Created on Thursday, 07 February 2013 Written by TOM WITHERS,AP Sports Writer
CLEVELAND (AP) — Kyrie Irving spent the fourth quarter on the bench watching and relaxing with the other starters.
Cleveland Cavaliers' Tristan Thompson stretches for a rebound against Charlotte Bobcats' Bismack Biyombo (0) during the second quarter of an NBA basketball game Wednesday, Feb. 6, 2013, in Cleveland. (AP Photo/Mark Duncan)
No need for any heroics from the All-Star guard this time.
The Cavaliers finally rolled to an easy win the way they used to on a regular basis when LeBron James was Cleveland's hard-court king.
Irving scored 22 points in just three quarters, rookie Dion Waiters added 19 and the Cavs didn't overlook a team with a worse record than their own by clobbering the Charlotte Bobcats 122-95. It was Cleveland's most lopsided win since May 7, 2010 — James' last victory with the Cavaliers.
"It was the first game that I can remember that I got a chance to sit down in the fourth quarter without it being the other way," Cavs coach Byron Scott said following the unusual blowout, the biggest during his three seasons in Cleveland. "So that was a good feeling."
The Cavs were coming off a stunning upset of Oklahoma City, one of the league's best teams. It would have been easy to take the lowly Bobcats (11-37) for granted, but Cleveland came out energized from the start, built a 33-point lead after three quarters and sent Charlotte to its 11th loss in 13 games.
"This was one of those games where I was really curious to see if we learned from some of our past mistakes and if we've grown as a basketball team, and I can say we definitely have," Scott said. "It's just a matter of now just keeping it going."
Tristan Thompson scored 17 for the young-and-improving Cavs, who are 8-9 since Jan. 1.
"It definitely shows that we're making steps in the right direction," said Irving, who scored 35 — 13 in the final 2:52 — against the Thunder. "We're getting better every single game. To come out here and just play the second half the way we wanted to, and the way we finished the first half and continue to execute offensively and defensively, shows that we're making strides."
Byron Mullens scored 15 to pace Charlotte. Bobcats leading scorer Kemba Walker, averaging 17.8 points per game, had just five on 2-of-11 shooting.
Scott was eager to see how his team would respond after Cleveland's stunning win over the talent-thick Thunder. While trying not to disrespect the Bobcats, Scott said before tipoff that "this is a game we should win ... this is the game you should be the most worried about as a basketball player."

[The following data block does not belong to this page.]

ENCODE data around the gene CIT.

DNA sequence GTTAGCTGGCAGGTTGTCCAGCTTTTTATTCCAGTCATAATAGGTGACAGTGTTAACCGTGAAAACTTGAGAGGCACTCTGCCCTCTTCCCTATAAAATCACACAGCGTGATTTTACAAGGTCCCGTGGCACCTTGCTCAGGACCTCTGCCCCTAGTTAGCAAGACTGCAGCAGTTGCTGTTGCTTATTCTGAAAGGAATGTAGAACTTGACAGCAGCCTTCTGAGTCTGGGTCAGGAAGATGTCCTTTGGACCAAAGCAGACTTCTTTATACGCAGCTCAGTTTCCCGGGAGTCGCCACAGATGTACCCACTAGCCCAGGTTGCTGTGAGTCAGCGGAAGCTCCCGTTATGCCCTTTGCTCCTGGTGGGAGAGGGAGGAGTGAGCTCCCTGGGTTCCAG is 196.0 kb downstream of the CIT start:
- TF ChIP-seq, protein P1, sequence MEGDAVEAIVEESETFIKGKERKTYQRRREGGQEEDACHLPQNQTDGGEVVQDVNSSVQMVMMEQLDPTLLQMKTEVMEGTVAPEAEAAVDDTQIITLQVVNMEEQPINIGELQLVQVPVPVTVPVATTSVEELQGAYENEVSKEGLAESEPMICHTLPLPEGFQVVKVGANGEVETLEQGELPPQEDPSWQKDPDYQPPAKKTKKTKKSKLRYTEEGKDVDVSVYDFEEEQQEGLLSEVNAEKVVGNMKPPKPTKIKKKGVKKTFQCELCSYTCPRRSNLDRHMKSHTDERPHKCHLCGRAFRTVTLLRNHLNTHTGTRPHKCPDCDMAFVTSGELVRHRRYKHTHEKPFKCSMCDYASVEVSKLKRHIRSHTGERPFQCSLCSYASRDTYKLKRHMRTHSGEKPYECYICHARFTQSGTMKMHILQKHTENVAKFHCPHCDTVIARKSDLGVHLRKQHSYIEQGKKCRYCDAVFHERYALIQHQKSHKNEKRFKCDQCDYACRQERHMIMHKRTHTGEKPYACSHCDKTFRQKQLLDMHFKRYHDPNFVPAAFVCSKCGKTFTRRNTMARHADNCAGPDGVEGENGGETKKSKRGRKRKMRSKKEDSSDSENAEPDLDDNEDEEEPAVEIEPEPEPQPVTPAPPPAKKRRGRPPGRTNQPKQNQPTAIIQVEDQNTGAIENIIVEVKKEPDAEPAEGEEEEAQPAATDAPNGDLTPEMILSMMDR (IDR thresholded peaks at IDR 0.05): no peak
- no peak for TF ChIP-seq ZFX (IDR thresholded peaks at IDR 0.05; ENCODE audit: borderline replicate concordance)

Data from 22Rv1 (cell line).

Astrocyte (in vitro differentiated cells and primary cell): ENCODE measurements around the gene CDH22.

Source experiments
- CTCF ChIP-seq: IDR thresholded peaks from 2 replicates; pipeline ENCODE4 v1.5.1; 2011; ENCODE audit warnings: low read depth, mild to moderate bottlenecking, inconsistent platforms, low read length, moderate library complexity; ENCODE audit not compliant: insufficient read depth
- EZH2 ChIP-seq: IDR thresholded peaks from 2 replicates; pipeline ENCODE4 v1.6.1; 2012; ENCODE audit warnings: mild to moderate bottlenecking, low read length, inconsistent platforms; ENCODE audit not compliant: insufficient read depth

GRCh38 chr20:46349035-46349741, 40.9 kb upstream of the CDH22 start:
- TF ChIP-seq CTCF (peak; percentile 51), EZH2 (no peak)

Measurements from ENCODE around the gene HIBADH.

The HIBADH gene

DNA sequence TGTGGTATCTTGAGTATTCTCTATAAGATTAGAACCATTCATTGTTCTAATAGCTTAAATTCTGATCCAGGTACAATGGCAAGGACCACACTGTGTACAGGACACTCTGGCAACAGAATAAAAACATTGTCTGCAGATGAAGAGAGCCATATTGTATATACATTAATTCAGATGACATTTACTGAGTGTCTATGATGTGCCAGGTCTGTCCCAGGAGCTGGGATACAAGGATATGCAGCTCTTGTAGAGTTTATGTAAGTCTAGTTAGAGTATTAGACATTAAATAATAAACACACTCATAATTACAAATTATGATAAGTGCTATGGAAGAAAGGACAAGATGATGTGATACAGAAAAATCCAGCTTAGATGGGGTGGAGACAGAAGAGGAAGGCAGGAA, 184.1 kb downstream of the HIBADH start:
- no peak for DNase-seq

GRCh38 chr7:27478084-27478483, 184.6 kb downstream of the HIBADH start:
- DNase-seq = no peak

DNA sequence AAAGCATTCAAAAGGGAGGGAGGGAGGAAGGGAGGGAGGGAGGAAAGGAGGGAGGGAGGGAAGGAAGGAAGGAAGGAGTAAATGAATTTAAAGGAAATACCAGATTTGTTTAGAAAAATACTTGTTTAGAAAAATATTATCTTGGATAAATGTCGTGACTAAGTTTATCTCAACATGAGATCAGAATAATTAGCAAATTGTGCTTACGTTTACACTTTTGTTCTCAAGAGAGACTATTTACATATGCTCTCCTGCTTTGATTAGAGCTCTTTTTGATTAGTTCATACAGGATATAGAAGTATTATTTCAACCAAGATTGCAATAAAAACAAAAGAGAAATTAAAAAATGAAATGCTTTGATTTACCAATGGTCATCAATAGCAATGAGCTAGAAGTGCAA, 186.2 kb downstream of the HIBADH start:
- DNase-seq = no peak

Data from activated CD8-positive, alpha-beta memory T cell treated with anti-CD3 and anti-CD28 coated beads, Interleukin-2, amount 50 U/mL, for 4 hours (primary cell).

As it turned out, the Cavs had no concerns and coasted to their biggest win since James and the Cavs beat Boston 124-95 in Game 3 of the Eastern Conference semifinals in 2010.
By halftime, Cleveland was ahead by 28 points, shooting 62 percent from the floor and coasting toward a rare laugher. Irving, Thompson and Waiters went a combined 17 of 23 from the field in the first half as the Bobcats appeared as if they couldn't wait to get on the plane back to North Carolina.
The Cavs kept it up in the third quarter, pushing their lead to 33 entering the fourth. Cleveland came in averaging 96 points per game and had 100 by the end of the three, allowing Scott to rest Irving and the rest of his starters for the final 12 minutes.
At the break, Scott recalled how the great Los Angeles Lakers teams he played on with Magic Johnson would put away weaker teams at will.
"We talked about it before games. 'This is a team we should beat by 30, and in the fourth quarter I don't want to be playing,'" Scott said "That was one of Magic's statements: I don't want to play in the fourth quarter. That means we've got to come out and bury these guys. I told our guys: You've got to think that same way. Don't think about we're up 24 at halftime, think about being down 24.
"We've got to come out with that same aggressiveness to try to put this team away. I thought our guys did that pretty much."
The Bobcats went 0-5 on a brutal five-game, 10-day trip in which they also lost rookie forward Michael Kidd-Gilchrist to a concussion.
Charlotte coach Mike Dunlap wasn't pleased with his team's finish to the trip.
"There are three or four of those that happen to you," Dunlap said. "They're not pretty. Obviously the physical effort is unacceptable. We don't like that."
Thompson, a natural left-hander who has shown a deft touch with his right, scored on consecutive short right-handed jumpers in the lane and dropped three free throws — with his left — as the Cavs reeled off 14 straight points to open 21-point lead in the second.
Notes: Irving made all five of his 3-pointers. ... Cleveland had a season-high 33 assists and a season-low six turnovers. ... Scott said he'll have no problem with the decision if Miami coach Erik Spoelstra chooses to start Chris Bosh in the All-Star game rather than Irving. "He's the coach," Scott said. "He's earned that right to pick who he wants." ... Kidd-Gilchrist sustained his concussion Saturday in Houston. Before he can play again, he must pass neurological tests under the league's concussion protocol. The earliest he can return is Friday at home against the Lakers. Dunlap said the rookie "feels substantially better. His head is clearer." ... The Bobcats fell to 1-14 all-time in Cleveland.